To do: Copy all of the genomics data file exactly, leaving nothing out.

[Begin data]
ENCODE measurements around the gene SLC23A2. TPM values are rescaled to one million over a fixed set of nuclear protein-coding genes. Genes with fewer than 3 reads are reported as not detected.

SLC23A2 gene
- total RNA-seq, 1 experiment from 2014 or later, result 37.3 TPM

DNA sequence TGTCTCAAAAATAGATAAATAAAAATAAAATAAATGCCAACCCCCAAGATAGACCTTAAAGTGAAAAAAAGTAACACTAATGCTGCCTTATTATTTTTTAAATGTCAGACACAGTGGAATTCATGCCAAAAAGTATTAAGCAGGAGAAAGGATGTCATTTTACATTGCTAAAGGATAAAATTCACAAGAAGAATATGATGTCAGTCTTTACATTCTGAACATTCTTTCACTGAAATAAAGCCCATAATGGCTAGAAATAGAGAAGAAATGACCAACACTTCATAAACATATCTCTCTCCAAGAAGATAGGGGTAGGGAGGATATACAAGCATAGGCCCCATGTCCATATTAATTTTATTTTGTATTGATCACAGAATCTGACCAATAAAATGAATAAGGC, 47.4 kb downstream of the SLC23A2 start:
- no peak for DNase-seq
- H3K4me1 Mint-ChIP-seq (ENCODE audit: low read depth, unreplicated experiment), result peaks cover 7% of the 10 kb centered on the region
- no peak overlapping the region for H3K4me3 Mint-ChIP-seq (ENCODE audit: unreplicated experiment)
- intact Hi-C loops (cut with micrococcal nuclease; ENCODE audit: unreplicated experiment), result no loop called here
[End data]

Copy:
ENCODE measurements around the gene SLC23A2. TPM values are rescaled to one million over a fixed set of nuclear protein-coding genes. Genes with fewer than 3 reads are reported as not detected.

SLC23A2 gene
- total RNA-seq, 1 experiment from 2014 or later, result 37.3 TPM

DNA sequence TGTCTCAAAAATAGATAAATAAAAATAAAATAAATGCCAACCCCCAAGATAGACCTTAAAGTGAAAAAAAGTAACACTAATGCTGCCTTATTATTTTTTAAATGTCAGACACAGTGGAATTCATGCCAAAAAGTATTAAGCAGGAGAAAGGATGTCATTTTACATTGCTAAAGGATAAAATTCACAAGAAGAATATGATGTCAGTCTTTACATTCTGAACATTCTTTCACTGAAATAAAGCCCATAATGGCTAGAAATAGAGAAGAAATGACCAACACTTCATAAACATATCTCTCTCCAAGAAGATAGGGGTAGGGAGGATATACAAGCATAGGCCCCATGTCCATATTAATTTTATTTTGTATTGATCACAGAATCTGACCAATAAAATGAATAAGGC, 47.4 kb downstream of the SLC23A2 start:
- no peak for DNase-seq
- H3K4me1 Mint-ChIP-seq (ENCODE audit: low read depth, unreplicated experiment), result peaks cover 7% of the 10 kb centered on the region
- no peak overlapping the region for H3K4me3 Mint-ChIP-seq (ENCODE audit: unreplicated experiment)
- intact Hi-C loops (cut with micrococcal nuclease; ENCODE audit: unreplicated experiment), result no loop called here